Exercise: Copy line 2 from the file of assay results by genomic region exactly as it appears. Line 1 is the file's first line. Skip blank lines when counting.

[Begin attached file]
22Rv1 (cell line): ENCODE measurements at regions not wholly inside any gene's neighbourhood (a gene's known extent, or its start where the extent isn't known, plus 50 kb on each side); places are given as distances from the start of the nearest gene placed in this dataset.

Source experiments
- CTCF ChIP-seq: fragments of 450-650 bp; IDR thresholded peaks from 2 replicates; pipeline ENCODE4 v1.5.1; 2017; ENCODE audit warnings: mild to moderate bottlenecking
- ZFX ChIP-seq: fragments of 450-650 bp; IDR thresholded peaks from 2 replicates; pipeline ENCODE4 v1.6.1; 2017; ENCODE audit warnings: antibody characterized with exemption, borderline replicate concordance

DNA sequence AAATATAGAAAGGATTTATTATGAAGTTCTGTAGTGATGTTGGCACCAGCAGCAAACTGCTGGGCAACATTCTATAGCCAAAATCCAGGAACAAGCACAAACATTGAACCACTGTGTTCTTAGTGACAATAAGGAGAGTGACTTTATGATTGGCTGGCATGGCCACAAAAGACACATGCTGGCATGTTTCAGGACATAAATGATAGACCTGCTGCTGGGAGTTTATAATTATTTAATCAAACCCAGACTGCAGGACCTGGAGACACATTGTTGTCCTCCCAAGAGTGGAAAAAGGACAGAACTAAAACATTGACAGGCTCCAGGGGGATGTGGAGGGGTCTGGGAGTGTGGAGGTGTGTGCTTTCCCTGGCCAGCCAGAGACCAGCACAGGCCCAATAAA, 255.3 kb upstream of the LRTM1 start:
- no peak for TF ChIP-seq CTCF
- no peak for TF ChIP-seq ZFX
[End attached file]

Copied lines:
Source experiments